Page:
Following multiple bomb threats called into Jewish Community Centers and the vandalizing of a Jewish cemetery, U.S. Catholic bishops on Friday offered “deep sympathy, solidarity, and support to our Jewish brothers and sisters who have experienced once again a surge of anti-Semitic actions in the United States.”
“I wish to offer our deepest concern, as well as our unequivocal rejection of these hateful actions,” Bishop Mitchell Rozanski, head of the bishops’ committee on interreligious affairs, said in a statement. “The Catholic Church stands in love with the Jewish community in the current face of anti-Semitism.”
“The Catholic Church stands in love with the Jewish community in the current face of anti-Semitism.”
Since early January, nearly 70 bomb threats have been called into Jewish Community Centers in more than 27 U.S. states, including some made this week.
On Monday, a Jewish cemetery outside St. Louis announced that more than 150 headstones had been toppled, leading to condemnation from an array of religious leaders. Vice President Mike Pence visited the cemetery on Wednesday to help with cleanup, following criticism that the Trump administration had been slow to condemn the bomb threats.
President Donald J. Trump weighed in on Tuesday, calling the apparent rise in anti-Semitism “horrible” and “painful.”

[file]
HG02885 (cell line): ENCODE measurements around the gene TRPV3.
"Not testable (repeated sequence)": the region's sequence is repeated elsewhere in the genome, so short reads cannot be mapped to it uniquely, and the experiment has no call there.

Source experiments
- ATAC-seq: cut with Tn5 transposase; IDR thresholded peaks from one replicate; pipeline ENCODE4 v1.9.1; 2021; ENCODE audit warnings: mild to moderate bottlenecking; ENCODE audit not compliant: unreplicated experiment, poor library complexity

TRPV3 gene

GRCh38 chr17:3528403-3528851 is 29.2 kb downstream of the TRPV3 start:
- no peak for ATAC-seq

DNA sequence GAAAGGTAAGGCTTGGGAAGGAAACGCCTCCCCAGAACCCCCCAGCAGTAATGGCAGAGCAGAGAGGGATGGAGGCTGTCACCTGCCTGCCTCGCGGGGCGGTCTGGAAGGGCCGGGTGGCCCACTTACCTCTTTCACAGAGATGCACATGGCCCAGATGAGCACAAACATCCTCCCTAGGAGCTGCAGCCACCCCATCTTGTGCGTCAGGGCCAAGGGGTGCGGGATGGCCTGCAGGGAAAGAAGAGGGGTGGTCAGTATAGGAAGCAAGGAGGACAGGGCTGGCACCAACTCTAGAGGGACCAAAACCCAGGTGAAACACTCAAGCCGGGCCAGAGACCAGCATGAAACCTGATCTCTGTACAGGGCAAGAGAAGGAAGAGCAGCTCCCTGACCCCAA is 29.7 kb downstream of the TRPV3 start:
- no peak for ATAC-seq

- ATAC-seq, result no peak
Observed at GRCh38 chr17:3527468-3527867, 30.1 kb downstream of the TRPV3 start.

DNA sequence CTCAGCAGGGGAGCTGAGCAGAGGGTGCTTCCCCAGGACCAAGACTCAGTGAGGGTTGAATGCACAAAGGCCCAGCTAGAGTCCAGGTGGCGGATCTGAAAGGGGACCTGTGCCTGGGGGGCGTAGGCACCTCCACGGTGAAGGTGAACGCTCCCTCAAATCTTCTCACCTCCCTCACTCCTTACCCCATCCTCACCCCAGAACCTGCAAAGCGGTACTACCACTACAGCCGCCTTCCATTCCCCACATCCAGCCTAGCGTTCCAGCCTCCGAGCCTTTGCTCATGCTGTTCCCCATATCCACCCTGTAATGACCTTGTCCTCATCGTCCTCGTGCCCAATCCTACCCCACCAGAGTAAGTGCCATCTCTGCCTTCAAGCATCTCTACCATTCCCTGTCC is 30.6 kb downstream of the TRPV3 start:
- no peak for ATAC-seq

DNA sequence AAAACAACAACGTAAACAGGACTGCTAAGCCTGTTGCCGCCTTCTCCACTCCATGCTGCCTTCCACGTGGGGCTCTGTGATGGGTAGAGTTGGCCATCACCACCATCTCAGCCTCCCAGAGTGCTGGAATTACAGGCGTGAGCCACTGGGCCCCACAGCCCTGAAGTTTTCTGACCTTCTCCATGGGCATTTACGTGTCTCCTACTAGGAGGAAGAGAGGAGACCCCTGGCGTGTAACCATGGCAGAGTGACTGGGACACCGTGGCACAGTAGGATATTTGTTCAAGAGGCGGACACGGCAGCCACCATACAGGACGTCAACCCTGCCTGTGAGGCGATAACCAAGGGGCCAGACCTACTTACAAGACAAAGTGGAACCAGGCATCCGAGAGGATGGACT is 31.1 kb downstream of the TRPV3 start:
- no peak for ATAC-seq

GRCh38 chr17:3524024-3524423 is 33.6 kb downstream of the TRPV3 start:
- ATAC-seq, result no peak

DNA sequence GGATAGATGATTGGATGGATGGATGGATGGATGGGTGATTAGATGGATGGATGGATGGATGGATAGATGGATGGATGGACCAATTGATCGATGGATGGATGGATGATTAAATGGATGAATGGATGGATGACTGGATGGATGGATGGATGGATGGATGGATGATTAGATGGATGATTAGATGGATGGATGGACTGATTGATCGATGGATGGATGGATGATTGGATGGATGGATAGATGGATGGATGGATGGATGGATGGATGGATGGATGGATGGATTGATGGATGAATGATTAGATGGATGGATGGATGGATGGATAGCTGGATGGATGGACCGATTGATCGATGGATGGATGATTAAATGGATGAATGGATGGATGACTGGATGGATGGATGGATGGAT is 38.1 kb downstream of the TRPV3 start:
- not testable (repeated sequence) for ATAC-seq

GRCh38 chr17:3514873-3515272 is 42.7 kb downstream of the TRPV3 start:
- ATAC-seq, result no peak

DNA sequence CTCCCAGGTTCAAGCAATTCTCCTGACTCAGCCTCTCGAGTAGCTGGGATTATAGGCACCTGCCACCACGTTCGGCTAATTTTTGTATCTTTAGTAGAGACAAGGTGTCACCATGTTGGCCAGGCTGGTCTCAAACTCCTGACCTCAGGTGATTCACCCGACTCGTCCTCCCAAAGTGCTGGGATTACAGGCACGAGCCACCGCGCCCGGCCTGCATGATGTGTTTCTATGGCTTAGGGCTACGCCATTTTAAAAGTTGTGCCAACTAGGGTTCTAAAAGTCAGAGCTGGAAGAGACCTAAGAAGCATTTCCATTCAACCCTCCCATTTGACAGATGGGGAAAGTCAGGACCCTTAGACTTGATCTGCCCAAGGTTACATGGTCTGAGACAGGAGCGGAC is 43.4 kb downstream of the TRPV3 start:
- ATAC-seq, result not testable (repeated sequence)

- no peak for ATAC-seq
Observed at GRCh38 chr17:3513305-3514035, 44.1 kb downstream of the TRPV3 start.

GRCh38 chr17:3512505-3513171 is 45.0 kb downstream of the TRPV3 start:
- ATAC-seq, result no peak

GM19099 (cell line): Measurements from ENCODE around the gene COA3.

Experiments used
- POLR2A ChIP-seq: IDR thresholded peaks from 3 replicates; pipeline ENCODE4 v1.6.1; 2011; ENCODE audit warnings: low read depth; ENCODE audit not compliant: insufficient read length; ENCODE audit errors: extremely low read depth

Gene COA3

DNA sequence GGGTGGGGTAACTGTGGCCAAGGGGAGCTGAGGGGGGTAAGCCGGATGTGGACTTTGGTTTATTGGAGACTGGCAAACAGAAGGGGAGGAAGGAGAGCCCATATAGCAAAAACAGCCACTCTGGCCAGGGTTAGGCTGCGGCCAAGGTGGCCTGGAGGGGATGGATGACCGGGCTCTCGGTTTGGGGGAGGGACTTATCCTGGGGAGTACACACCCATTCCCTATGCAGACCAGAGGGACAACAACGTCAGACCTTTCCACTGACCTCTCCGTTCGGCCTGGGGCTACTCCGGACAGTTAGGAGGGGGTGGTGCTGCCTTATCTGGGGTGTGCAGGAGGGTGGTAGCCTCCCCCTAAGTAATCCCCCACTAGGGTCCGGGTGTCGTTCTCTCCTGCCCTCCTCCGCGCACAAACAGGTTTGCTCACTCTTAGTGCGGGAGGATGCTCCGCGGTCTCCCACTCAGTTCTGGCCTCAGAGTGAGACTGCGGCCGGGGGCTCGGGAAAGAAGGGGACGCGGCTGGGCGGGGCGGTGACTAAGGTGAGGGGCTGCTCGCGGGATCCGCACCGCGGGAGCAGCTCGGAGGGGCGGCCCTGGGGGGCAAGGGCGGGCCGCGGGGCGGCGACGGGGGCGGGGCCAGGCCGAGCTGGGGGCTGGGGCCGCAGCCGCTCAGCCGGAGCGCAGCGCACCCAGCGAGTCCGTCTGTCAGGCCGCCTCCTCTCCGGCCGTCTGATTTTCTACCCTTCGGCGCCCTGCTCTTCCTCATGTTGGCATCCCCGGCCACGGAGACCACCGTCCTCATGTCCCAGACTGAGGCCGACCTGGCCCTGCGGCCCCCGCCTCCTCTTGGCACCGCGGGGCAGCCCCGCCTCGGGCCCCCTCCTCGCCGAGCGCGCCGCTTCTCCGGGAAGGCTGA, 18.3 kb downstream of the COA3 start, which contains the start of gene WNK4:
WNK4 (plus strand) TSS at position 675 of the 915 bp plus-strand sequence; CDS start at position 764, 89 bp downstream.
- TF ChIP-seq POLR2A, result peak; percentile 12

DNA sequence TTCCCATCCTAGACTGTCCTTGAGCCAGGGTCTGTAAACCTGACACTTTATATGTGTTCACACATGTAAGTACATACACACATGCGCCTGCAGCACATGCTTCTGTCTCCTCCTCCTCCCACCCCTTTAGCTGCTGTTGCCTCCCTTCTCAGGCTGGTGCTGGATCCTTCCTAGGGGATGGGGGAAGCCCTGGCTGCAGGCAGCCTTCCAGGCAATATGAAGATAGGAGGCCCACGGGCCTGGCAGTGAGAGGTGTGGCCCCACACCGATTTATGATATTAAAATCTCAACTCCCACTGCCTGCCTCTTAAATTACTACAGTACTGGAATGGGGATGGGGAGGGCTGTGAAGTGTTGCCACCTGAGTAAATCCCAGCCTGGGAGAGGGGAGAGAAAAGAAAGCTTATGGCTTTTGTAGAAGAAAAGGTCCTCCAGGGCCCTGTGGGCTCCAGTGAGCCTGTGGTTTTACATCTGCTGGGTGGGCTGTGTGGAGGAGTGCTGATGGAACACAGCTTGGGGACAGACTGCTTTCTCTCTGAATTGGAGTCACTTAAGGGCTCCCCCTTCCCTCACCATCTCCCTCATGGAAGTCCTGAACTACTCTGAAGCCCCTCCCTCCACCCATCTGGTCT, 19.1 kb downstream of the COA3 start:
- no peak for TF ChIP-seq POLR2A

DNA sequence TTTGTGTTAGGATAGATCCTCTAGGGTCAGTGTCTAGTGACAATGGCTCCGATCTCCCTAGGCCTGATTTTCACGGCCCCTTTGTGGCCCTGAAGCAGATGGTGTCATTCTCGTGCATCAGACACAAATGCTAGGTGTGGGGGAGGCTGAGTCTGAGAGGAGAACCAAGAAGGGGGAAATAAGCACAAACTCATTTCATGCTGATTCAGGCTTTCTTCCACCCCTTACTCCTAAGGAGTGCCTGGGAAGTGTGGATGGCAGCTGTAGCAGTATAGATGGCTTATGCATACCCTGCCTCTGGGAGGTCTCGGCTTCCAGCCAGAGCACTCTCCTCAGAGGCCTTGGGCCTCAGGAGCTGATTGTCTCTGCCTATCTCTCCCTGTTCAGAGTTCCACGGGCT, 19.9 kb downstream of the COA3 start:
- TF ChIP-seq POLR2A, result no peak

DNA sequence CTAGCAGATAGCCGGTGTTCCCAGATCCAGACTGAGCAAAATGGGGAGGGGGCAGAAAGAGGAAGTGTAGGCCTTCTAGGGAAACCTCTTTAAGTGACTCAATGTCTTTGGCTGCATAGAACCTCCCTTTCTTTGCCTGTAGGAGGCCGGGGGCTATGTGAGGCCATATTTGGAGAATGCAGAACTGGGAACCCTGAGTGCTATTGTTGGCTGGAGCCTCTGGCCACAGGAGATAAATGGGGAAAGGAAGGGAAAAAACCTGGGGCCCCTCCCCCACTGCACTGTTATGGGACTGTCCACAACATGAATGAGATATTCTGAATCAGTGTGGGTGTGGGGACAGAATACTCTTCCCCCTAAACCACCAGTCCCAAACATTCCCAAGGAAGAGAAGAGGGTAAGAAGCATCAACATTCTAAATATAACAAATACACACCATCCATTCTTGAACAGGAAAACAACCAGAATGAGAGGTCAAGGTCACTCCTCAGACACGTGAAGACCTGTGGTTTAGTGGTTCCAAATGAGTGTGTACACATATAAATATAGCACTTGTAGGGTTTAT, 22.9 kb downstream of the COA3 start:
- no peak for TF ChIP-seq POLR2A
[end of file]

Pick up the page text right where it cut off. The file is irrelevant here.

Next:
Earlier this month, Pope Francis met with about 35 members of the U.S.-based Anti-Defamation League in Rome. During that meeting, the pope denounced anti-Semitism, which he said is “still widespread today” and called it “completely contrary to Christian principles and every vision worthy of the human person.”
“Today more than ever, the fight against anti-Semitism can benefit from effective instruments, such as information and formation,” the pope continued. “Indeed, if it is necessary to pull out the weeds of evil, it is even more vital to sow the seeds of goodness: to cultivate justice, to foster accord, to sustain integration, without growing weary.”
The head of the A.D.L., Jonathan A. Greenblatt, said in a press release earlier this month that he thanked the pope for standing up for religious minorities around the world. In his Feb. 9 address to Pope Francis, Mr. Greenblatt said his organization was “deeply troubled by the rise of violent religious extremism and of reactionary nationalism, including in the United States.”
Bishop Rozanski, who heads the Diocese of Springfield, Mass., said in his statement that neighbors must support one another in the face of religious bigotry.
“I encourage everyone to remember their neighbor, to find the opportunities to be lights of resistance, resilience, and persistence during these contentious times, especially with all our brothers and sisters of faith,” he said.